The advantage of our simple model is that we can analyze its behavior in depth and explicitly link the statistical properties of the olfactory system to data from psycho-physical experiments. In particular, we predict how likely two different odors drawn from a particular statistics can be distinguished. For instance, our model implies that target odors are easier to detect if disturbing backgrounds consist of many ligands. We generally find that representations are sensitive to the relative concentration of ligands in mixtures and that dilute components are basically completely shadowed. Conversely, for fixed ligand concentrations mixtures can typically be discriminated very well. However, identifying the individual ligands in mixture is only possible for mixtures with few components. In any case, our results suggest that the primacy code formed in the olfactory bulb is more useful to identify odors in the subsequent olfactory cortex than simple alternatives, essentially because the statistics of the representations are independent of the odor statistics.

Our model predicts that receptors are only useful if their likelihood to respond to incoming odors is similar. This is because receptor types that are overly sensitive and respond strongly to many odors could dominate other types and thus degrade the total information. In fact, having a receptor type that is 50% more sensitive than others, and thus responds about three times as often, can lead to less transmitted information than when this type is absent. This observation is related to the primacy hull discussed in [

Our results raise the question why mice have 20 times as many receptor types than flies although the transmitted information under primacy coding is only increased by a factor of 2 (see

We discussed the simplest version of primacy coding with a minimal receptor model and a constant primacy dimension _{C} implemented by a hard threshold. This model neglects the complex interactions of ligands at the olfactory receptors, which can affect perception [

All numerical simulations are based on ensemble averages over sensitivity matrices _{ni}. The elements of _{ni} are drawn independently from a log-normal distribution with _{env}(_{L} ligands are present using a Bernoulli distribution with probability _{L} and then independently drawing their concentration from a log-normal distribution with mean _{C} receptors with the highest excitation calculated from ^{5} and 10^{7} times, respectively.

In order to obtain deeper insights into the numerical results, we also develop analytical approximations using a statistical description of all involved quantities, which is based on accounting for the means and variances of the respective distributions. For instance, the statistics of the output _{n} are also well approximated by a log-normal distribution with mean _{n} exceeds the threshold _{env}(

The constraint _{n}_{C}/_{R}, so that the mean threshold reads
^{−1} is the inverse function of _{n}, since 〈_{n}〉. This situation is comparable to simple normalized representations resulting from the threshold _{n}〉, where

The expected difference between excitations corresponding to a given odor _{n} are distributed identically when considering all odors according to _{env}(_{(n)} at rank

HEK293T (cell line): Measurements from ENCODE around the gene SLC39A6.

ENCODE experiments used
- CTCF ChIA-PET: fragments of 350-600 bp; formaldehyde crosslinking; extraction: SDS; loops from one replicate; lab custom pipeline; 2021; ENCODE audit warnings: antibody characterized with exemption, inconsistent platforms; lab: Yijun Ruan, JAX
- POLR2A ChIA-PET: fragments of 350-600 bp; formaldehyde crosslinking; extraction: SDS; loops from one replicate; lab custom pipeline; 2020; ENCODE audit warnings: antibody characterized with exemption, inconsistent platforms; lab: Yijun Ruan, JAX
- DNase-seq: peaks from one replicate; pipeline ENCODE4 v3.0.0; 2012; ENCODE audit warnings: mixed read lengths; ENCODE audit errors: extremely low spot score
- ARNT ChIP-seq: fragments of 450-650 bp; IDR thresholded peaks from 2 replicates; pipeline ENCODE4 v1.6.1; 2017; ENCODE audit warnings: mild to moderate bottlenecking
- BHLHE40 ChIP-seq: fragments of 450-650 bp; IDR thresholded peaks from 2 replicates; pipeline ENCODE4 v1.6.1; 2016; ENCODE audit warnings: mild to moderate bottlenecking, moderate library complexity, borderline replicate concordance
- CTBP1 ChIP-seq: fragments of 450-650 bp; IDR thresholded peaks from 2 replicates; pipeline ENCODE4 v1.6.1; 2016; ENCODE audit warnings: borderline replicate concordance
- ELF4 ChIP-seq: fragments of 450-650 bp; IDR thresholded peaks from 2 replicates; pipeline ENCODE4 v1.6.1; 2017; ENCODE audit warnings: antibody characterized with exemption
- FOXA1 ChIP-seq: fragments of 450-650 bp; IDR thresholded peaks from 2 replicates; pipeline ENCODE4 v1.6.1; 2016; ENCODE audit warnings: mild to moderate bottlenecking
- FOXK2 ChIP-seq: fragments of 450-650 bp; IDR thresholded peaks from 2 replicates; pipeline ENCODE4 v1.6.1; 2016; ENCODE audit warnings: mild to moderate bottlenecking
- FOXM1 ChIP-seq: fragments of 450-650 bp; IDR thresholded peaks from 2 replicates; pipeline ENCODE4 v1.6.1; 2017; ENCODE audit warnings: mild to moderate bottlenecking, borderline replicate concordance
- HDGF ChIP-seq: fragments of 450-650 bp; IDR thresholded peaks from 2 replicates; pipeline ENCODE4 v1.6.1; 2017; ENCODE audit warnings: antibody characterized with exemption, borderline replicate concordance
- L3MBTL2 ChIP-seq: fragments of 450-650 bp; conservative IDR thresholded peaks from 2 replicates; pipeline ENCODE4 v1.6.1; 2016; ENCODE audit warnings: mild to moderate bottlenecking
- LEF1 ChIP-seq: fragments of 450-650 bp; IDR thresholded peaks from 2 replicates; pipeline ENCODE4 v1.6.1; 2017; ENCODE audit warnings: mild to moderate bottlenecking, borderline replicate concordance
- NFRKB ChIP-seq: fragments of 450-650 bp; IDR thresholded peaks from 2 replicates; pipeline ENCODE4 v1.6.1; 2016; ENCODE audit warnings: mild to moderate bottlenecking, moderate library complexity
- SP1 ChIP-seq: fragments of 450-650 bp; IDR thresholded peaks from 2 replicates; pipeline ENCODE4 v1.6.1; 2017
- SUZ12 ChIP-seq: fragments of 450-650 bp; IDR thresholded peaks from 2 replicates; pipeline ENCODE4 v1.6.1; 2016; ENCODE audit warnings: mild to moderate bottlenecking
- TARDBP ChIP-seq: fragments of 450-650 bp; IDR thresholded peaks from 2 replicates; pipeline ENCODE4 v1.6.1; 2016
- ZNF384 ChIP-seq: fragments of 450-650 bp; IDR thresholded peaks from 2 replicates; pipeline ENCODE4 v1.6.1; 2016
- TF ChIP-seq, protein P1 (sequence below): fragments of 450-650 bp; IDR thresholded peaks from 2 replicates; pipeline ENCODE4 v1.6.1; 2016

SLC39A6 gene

The joint distribution of _{(n)} and _{(m)}, 1 ≤ _{R}, reads [

Consequently, the distribution of the difference Δ_{(n)} − _{(n−1)} of consecutive excitations is

Hence, the expected difference 〈Δ_{ΔE}(_{R} − _{C} − 1) d

The expected number ^{t} is added to some background ^{b} reads
_{on} is the probability that a receptor type that was inactive for ^{b} is turned on by the perturbation ^{t} and _{off} is the probability that a receptor type that was active is turned off. Both probabilities depend on the excitation thresholds ^{(1)} and ^{(2)} associated with the odors ^{b} and ^{b} + ^{t}, respectively, which can be estimated from _{on} follows from the probability that the excitation was at the value ^{(1)} and the additional excitation by the target brings the total excitation above ^{(2)},
^{j} describe the excitation statistics of the target (^{(1)} and ^{(2)} depend on _{R}, so the distance _{R}, in contrast to the case of normalized representations [

We use Eqs (_{t} is added to a background ligand at concentration _{b}. The associated statistics of the excitations obey

The third case of correlated odors that we discuss in the main text concerns two odor mixtures of equal size _{B} of the ligands. In this case, the excitation threshold _{xor} that a receptor type is excited by one mixture but not the other as
^{j} need to be evaluated for the excitations associated with the _{B} ligands that are the same (_{B} ligands that are different (_{R}_{xor} and we recover _{*} for unrelated mixtures (_{B} = 0) and _{B} =

The calculated distances _{C}} with a mean equal to ^{−d/2} in the limit _{C} ≫ 1.

In the case where the primacy sets _{M} groups with all elements within a group appearing with the same probability, we can write the information _{m} is the number of elements within group _{m} is the probability that group _{m} _{m} = 1. In the simple case of one receptor type with deviating statistics, we have _{M} = 2 with
_{n}_{C} − 〈_{1}〉)/(_{R} − 1) for _{1} = 0, _{max}(_{C}, _{R} − 1), whereas the maximum _{max}(_{C}, _{R}) is reached for _{1} = _{C}/_{R}. The information decreases for larger _{1} and eventually reaches values lower than _{max}(_{C}, _{R} − 1) when _{1} = _{R}/(_{R} − 1), we find
_{R} ≫ _{C} of large repertoires, so

Probability _{C}. (A) ^{2}/^{2} of the ligand concentration distribution at _{R} = 300 and _{C} = 8. (B,C) _{C} at ^{2}/^{2} = 10. Ensemble averages of the model (colored symbols) are compared to experimental data (black symbols and lines) for (B) humans (_{R} = 300, data from [_{R} = 1000, data from [

(EPS)

(A–B) Probability _{t} to a background ligand at concentration _{b} changes the primacy set _{t}/_{b} for (A) various _{C} at _{R} = 300 and (B) various _{R} at _{C} = 8. (C) Probability _{C} and _{R} = 300. (A–C) Shown are numerical simulations (dots; sample size: 10^{5}) for _{L} = 512, _{ni} behave similarly.

(EPS)

I thank Michael P. Brenner, Michael Lässig, Venkatesh N. Murthy, and Mikhail Tikhonov for helpful discussions.